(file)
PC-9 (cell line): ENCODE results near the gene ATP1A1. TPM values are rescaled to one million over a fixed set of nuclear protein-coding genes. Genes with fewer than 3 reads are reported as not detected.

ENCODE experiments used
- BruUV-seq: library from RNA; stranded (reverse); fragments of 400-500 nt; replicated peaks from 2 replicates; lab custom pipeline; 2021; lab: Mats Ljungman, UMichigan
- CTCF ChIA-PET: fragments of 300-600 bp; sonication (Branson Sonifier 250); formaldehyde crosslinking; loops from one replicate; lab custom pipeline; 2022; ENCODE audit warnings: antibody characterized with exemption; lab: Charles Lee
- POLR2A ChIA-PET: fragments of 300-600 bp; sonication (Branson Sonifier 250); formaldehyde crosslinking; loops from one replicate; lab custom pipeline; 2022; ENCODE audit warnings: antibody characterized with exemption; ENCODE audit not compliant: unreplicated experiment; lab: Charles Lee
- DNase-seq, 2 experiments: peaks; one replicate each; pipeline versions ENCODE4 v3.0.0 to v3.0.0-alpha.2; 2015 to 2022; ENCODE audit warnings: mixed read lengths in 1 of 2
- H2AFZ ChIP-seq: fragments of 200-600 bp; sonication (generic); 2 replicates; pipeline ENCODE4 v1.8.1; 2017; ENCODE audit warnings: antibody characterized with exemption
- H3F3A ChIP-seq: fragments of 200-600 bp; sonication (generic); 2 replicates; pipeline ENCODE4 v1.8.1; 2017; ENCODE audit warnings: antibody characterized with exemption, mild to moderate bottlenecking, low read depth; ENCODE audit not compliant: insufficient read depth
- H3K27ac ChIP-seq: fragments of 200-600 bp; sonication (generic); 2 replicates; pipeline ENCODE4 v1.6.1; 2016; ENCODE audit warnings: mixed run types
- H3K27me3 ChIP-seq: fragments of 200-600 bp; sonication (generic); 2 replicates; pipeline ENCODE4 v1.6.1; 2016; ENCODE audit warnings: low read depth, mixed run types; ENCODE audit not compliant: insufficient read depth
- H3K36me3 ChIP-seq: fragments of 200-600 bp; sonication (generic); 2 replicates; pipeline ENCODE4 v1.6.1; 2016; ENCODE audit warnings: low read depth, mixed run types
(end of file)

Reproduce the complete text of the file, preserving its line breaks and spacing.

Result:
PC-9 (cell line): ENCODE results near the gene ATP1A1. TPM values are rescaled to one million over a fixed set of nuclear protein-coding genes. Genes with fewer than 3 reads are reported as not detected.

ENCODE experiments used
- BruUV-seq: library from RNA; stranded (reverse); fragments of 400-500 nt; replicated peaks from 2 replicates; lab custom pipeline; 2021; lab: Mats Ljungman, UMichigan
- CTCF ChIA-PET: fragments of 300-600 bp; sonication (Branson Sonifier 250); formaldehyde crosslinking; loops from one replicate; lab custom pipeline; 2022; ENCODE audit warnings: antibody characterized with exemption; lab: Charles Lee
- POLR2A ChIA-PET: fragments of 300-600 bp; sonication (Branson Sonifier 250); formaldehyde crosslinking; loops from one replicate; lab custom pipeline; 2022; ENCODE audit warnings: antibody characterized with exemption; ENCODE audit not compliant: unreplicated experiment; lab: Charles Lee
- DNase-seq, 2 experiments: peaks; one replicate each; pipeline versions ENCODE4 v3.0.0 to v3.0.0-alpha.2; 2015 to 2022; ENCODE audit warnings: mixed read lengths in 1 of 2
- H2AFZ ChIP-seq: fragments of 200-600 bp; sonication (generic); 2 replicates; pipeline ENCODE4 v1.8.1; 2017; ENCODE audit warnings: antibody characterized with exemption
- H3F3A ChIP-seq: fragments of 200-600 bp; sonication (generic); 2 replicates; pipeline ENCODE4 v1.8.1; 2017; ENCODE audit warnings: antibody characterized with exemption, mild to moderate bottlenecking, low read depth; ENCODE audit not compliant: insufficient read depth
- H3K27ac ChIP-seq: fragments of 200-600 bp; sonication (generic); 2 replicates; pipeline ENCODE4 v1.6.1; 2016; ENCODE audit warnings: mixed run types
- H3K27me3 ChIP-seq: fragments of 200-600 bp; sonication (generic); 2 replicates; pipeline ENCODE4 v1.6.1; 2016; ENCODE audit warnings: low read depth, mixed run types; ENCODE audit not compliant: insufficient read depth
- H3K36me3 ChIP-seq: fragments of 200-600 bp; sonication (generic); 2 replicates; pipeline ENCODE4 v1.6.1; 2016; ENCODE audit warnings: low read depth, mixed run types